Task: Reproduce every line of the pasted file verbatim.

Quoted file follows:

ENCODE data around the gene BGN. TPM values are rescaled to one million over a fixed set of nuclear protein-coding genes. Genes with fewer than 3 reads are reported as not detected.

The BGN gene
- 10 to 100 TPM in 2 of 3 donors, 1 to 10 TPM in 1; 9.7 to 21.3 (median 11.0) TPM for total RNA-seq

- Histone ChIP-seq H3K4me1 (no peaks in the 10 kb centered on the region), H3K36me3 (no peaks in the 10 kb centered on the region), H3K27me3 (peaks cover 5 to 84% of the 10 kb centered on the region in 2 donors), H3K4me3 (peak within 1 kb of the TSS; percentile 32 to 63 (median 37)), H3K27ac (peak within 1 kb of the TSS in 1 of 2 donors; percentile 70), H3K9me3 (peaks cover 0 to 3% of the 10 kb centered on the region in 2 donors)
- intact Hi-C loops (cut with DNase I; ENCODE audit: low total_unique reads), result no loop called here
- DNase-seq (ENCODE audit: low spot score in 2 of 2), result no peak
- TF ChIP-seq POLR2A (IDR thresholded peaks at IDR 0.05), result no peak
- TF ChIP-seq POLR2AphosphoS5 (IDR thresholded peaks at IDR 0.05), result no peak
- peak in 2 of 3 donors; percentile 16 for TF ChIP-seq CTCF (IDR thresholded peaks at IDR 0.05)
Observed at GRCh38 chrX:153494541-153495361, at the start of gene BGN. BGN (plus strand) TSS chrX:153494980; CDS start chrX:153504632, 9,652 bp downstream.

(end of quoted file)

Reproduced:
ENCODE data around the gene BGN. TPM values are rescaled to one million over a fixed set of nuclear protein-coding genes. Genes with fewer than 3 reads are reported as not detected.

The BGN gene
- 10 to 100 TPM in 2 of 3 donors, 1 to 10 TPM in 1; 9.7 to 21.3 (median 11.0) TPM for total RNA-seq

- Histone ChIP-seq H3K4me1 (no peaks in the 10 kb centered on the region), H3K36me3 (no peaks in the 10 kb centered on the region), H3K27me3 (peaks cover 5 to 84% of the 10 kb centered on the region in 2 donors), H3K4me3 (peak within 1 kb of the TSS; percentile 32 to 63 (median 37)), H3K27ac (peak within 1 kb of the TSS in 1 of 2 donors; percentile 70), H3K9me3 (peaks cover 0 to 3% of the 10 kb centered on the region in 2 donors)
- intact Hi-C loops (cut with DNase I; ENCODE audit: low total_unique reads), result no loop called here
- DNase-seq (ENCODE audit: low spot score in 2 of 2), result no peak
- TF ChIP-seq POLR2A (IDR thresholded peaks at IDR 0.05), result no peak
- TF ChIP-seq POLR2AphosphoS5 (IDR thresholded peaks at IDR 0.05), result no peak
- peak in 2 of 3 donors; percentile 16 for TF ChIP-seq CTCF (IDR thresholded peaks at IDR 0.05)
Observed at GRCh38 chrX:153494541-153495361, at the start of gene BGN. BGN (plus strand) TSS chrX:153494980; CDS start chrX:153504632, 9,652 bp downstream.